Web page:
After 17 years on the air, Sci Fi Channel is changing it’s name and doing away with it’s iconic Saturn logo as seen right over there. See it! See it!
That’s great logo work.
But, for a network best known for Battlestar Galactica, Stargate, and an assortment of ghost shows, reruns and made for television mutant animal movies you would think rebranding to encompass all aspects of the science fiction, fantasy, and other loosely affiliated genres would be a smart move.
Cue the jokes. I’ve got none because I’m just flummoxed at how retarded this change is. They changed the freaking spelling of the name. That’s it.
The New York Times reports that the network will roll out its new name in its advertiser upfronts todag, and officially make the switch on July 7. The network’s genre-leading Web site, SciFi.com, will also make the switch.
The main reason for the change, according to Bonnie Hammer, former head of the network and now president of NBC Universal Cable Entertainment and Universal Cable Productions, and her successor David Howe, is that the name “SCI FI” was too limiting.
“If you ask people their default perceptions of Sci Fi, they list space, aliens and the future,” Howe said. “That didn’t capture the full landscape of fantasy entertainment: the paranormal, the supernatural, action and adventure, superheroes” — areas of programming that have becoming increasingly important as the network has found ratings success with shows like Ghost Hunters, ECW: Extreme Championship Wrestling, and Destination Truth.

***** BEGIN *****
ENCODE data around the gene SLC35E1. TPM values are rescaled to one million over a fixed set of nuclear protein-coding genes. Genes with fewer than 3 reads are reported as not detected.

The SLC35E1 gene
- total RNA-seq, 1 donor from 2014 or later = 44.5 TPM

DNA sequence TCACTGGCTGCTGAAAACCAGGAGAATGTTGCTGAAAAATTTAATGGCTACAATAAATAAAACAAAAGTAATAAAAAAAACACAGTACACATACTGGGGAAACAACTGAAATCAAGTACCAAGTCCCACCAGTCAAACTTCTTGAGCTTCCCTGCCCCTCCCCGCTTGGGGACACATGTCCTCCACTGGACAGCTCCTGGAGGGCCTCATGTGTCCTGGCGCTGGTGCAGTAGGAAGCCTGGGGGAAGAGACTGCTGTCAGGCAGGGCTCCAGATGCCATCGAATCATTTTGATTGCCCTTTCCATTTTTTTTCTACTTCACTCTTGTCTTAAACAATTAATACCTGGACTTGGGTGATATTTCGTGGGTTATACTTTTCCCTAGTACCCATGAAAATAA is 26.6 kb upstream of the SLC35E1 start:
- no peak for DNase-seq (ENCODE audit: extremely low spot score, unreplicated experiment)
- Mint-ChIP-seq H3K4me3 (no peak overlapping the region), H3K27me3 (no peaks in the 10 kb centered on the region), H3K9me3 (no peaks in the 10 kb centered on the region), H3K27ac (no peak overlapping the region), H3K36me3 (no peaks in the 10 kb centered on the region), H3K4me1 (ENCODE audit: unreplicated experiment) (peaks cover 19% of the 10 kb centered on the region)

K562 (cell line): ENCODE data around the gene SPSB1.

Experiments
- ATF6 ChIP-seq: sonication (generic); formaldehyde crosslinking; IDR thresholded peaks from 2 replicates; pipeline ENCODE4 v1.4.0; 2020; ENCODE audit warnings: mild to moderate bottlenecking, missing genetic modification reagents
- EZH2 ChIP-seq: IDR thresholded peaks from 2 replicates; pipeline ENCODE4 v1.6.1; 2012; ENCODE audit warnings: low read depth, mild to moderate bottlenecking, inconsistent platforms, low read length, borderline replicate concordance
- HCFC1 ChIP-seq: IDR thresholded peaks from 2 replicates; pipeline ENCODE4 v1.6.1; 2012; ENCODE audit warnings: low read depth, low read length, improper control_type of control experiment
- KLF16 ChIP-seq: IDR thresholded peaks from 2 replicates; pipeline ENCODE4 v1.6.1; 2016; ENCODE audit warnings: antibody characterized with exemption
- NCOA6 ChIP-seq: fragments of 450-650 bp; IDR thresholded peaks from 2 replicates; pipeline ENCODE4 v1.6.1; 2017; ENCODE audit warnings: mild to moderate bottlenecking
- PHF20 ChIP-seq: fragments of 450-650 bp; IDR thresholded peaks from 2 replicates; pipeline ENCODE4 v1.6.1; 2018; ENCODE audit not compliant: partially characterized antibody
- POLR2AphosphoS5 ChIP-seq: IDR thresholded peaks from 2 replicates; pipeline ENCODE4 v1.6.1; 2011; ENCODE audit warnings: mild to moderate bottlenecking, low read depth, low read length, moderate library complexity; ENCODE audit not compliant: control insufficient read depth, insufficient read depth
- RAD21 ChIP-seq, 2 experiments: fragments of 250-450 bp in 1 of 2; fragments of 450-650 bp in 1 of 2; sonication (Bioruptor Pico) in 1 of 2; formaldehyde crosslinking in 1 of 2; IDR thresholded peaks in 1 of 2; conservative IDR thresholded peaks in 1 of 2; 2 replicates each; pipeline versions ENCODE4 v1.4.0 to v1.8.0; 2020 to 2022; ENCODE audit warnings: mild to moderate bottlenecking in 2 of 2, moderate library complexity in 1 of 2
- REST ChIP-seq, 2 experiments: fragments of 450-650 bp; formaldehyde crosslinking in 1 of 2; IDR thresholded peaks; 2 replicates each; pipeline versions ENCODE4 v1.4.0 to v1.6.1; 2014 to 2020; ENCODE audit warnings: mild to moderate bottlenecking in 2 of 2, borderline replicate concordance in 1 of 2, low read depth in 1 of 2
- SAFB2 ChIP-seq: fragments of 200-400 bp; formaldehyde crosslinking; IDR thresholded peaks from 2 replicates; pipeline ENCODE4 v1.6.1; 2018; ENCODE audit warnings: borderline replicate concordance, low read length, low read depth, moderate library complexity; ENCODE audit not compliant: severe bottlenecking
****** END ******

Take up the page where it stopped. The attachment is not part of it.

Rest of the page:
So you would think that the channel would change more than just the spelling of Sci Fi. I don’t even want to know how much they paid someone to come up with this crap.
I get the desire to rebrand (though they may want to concentrate on their programming), especially if they could serve as a sort of genre-friendly network, doing what FX (gritty dramas/absurd comedies), AMC (classy, cinema-esque television) and USA (quirky procedurals/characters) do, but with science fiction, fantasy, paranormal, horror, etc.
If they did that and rolled out quality shows on the level of Battlestar and anything those other networks offered they would put themselves into a very stable marketplace position. There is a huge market of people that love this shit. They would add value to NBC/Universal as their television genre division.
Instead, the channel is left with a muddled, non-existent identity, their only original program leaving the air next Friday night, and a channel that clearly doesn’t undertand the power that branding and programming can have.
I don’t think of anything particular when I think about SyFy’s programming. Reruns perhaps and stuff I don’t really want to watch. Which is unfortunate because I’m their target audience. I’m the one who should be excited about this change.
The biggest winner out of all this seems to be Airlock Alpha, the website formerly known as Syfy Portal, which sold the trademark to the cable channel for an undisclosed sum.